In this week’s very international videogame selection, Stan Lee takes on New York, the CIA destroys Dubai, and Great Britain goes for the gold.
The Amazing Spider-Man (360, PS3, Wii, 3DS, DS)
The last ‘Spider-Man’ game I played was ‘Spider-Man 3’, which I found to be even more disappointing and more scarring than the ‘Spider-Man 3’ movie. While I haven’t seen audiences clamoring for another webslinger movie, there’s hope for the ‘Amazing Spider-Man‘ game. First off, the combat system appears to be similar to the rhythm-based system from the excellent Batman games, ‘Arkham Asylum’ and ‘Arkham City’. Meanwhile, Peter Parker’s cell phone and GPS are integral to navigating the city and mission objectives, which further illustrates that the developers aren’t afraid to implement some systems that work and that players enjoy.
Beenox has been very outspoken in stating how unencumbered development was with regard to the new movie, and the game’s story occurs after the events of the movie. None of film’s cast is involved with the game, which should be a plus, since having to build a game around existing voiceover is a sure way to ruin it. In this ‘Amazing Spider-Man’ story, Bruce Campbell voices an extreme sports reporter, and should punctuate the game with some decent quips. Besides, you get to play as an amazing Stan Lee. What more could players ask for?
Spec Ops: The Line (360, PS3, PC)
My first response to ‘Spec Ops: The Line‘ was, “Oh good, another shooter. It’s been at least five minutes since the last one.” In spite of this ambivalence, I played the PC demo, and it struck a chord. The PC version looks excellent, and the game’s setting of a devastated Dubai is almost inspired. The controls for this third-person shooter are like a broken-in pair of shoes, immediately familiar and comforting. That’s partly because it uses the Unreal engine. I wish that I could have played a tougher difficulty level, but the demo was locked to Normal and the enemy AI wasn’t terribly challenging.
From what I gleaned of the story, Dubai has been completely devastated by a series of sandstorms. Your special operative team (think Delta Force) has been sent in to determine the fate of a missing Army regiment and to evacuate friendly survivors. As you navigate the beautiful and broken buildings of the world’s newest and most ambitious skyline, you quickly find yourself in the middle of a new civil war between a crazed U.S. Army regiment and a CIA-backed set of insurgents. Unlike many modern shooters, however, this game is no globetrotter. The player is left to deal with a very sick conflict in a very remote place.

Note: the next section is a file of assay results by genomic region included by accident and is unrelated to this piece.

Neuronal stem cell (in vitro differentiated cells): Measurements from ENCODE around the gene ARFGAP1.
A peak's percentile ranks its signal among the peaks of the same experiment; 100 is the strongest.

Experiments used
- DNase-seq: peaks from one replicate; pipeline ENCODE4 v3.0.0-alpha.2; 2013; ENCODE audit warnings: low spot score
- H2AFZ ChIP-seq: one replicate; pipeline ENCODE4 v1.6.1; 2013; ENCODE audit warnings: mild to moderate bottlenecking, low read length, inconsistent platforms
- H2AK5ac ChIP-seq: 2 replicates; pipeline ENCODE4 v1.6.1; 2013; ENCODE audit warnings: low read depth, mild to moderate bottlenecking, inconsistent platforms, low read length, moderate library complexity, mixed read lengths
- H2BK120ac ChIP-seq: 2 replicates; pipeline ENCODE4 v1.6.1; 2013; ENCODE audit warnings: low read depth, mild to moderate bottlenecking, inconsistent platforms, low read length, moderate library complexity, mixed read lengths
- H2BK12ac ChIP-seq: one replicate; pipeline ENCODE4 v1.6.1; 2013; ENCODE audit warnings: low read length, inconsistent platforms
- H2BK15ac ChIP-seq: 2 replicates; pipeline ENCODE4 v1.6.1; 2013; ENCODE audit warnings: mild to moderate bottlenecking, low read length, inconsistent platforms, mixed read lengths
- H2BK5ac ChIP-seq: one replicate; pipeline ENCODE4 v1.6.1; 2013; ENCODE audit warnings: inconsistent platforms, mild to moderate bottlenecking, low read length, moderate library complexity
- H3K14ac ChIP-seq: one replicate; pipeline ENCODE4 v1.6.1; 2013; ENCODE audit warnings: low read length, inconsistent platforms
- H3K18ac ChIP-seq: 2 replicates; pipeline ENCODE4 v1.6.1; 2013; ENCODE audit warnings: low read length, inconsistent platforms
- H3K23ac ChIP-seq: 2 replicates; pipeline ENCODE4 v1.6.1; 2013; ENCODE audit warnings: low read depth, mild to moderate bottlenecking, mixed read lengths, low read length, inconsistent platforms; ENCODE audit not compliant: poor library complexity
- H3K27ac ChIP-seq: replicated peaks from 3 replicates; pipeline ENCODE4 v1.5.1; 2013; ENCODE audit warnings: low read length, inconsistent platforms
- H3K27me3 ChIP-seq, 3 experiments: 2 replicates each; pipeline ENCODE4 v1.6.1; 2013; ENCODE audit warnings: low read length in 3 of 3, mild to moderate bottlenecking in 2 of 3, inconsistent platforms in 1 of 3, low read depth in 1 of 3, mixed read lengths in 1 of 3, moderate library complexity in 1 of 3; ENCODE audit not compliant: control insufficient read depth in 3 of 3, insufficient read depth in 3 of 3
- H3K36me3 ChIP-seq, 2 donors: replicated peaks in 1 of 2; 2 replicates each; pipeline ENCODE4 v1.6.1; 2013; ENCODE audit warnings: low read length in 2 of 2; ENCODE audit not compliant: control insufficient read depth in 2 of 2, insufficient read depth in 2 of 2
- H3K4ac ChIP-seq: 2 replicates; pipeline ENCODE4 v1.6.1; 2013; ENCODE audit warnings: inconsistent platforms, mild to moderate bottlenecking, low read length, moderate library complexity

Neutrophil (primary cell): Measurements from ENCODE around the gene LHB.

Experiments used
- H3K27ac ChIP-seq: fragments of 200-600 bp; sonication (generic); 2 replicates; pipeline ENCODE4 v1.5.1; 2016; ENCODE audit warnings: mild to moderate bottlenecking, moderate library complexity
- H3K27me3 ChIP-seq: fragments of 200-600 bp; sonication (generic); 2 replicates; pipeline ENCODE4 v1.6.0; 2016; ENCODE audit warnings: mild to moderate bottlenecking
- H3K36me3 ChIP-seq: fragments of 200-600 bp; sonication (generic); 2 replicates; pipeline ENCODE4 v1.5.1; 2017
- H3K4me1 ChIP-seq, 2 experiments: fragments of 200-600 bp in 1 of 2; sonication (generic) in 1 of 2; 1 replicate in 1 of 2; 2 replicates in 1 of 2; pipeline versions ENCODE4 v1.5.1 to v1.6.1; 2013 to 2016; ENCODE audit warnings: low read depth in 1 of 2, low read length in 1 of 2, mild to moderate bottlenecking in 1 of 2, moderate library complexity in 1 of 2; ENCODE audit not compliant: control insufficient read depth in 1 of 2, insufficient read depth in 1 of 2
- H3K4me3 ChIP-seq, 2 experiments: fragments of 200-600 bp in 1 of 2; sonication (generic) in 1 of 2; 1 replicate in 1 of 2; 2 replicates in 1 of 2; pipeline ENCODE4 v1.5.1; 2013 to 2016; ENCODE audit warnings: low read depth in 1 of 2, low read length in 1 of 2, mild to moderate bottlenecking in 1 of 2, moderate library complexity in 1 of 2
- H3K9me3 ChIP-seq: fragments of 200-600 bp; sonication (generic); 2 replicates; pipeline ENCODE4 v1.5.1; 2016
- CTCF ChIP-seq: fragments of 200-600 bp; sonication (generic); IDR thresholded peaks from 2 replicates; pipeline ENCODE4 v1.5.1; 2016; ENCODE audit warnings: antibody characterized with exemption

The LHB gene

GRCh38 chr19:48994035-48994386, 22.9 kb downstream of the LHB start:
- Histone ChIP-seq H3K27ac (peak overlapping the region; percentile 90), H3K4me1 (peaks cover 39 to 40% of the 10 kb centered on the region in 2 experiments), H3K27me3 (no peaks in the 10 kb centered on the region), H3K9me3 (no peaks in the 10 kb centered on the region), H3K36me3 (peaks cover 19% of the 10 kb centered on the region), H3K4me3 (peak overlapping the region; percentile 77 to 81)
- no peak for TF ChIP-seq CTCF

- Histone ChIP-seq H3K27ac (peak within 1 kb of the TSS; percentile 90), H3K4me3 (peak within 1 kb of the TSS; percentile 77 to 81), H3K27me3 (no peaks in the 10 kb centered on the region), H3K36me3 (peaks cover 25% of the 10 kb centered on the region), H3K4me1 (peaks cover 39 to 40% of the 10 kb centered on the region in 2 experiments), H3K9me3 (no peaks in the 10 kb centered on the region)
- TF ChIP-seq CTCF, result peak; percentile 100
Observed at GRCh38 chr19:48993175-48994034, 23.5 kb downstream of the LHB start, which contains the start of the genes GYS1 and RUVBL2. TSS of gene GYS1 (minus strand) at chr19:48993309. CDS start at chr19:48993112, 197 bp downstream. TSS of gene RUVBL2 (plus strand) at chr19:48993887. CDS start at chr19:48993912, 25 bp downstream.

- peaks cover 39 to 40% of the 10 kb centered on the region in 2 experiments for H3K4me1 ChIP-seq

London 2012 (360, PS3)
Would I rather that ‘London 2012‘ was all about fighting eight robot masters, co-opting their powers and defeating their creator, none other than Dr. Wily? Yes, no question. Instead, ‘London 2012’ seeks to capture the imagination of would-be Olympic competitors. Track, field, swimming, plus loads of other events that are summer related are all present, with many supporting the use of Kinect on 360 and Move on the PS3. While the box art is draped in the American flag, the official trailer is entirely focused on Great Britain. I have to apologize in advance for the music in this trailer. I think that the people over at Sega Australia are having a not so-subtle laugh at expense of the Brits.
Tom Clancy’s Ghost Recon: Future Soldier (PC)
Having played this game on the 360, I have no doubt that the PC version’s visuals will be a massive improvement. As a realistic shooter, the strength of ‘Tom Clancy’s Ghost Recon: Future Soldier‘ lays in the future tech gadgets that the player employs on the battlefield. Opto-camo, grenade-like sensors, remote-control camera drones, and remote mechs all aid in completing mission objectives, ghost challenges and making the game fun. Using the heads-up display to mark targets for three squad mates, and then performing four synchronized shots is satisfying if finicky, and entirely encouraged as a means of low-visibility warfare. While the game will allow you to shoot just about every enemy you see, the fun is using your squad and gadgets to be ghost-like.
To that end, I present the short live-action film, ‘Ghost Recon: Alpha’, which I feel relates the enjoyable aspects of ‘Ghost Recon’ better than any of the game’s trailers do.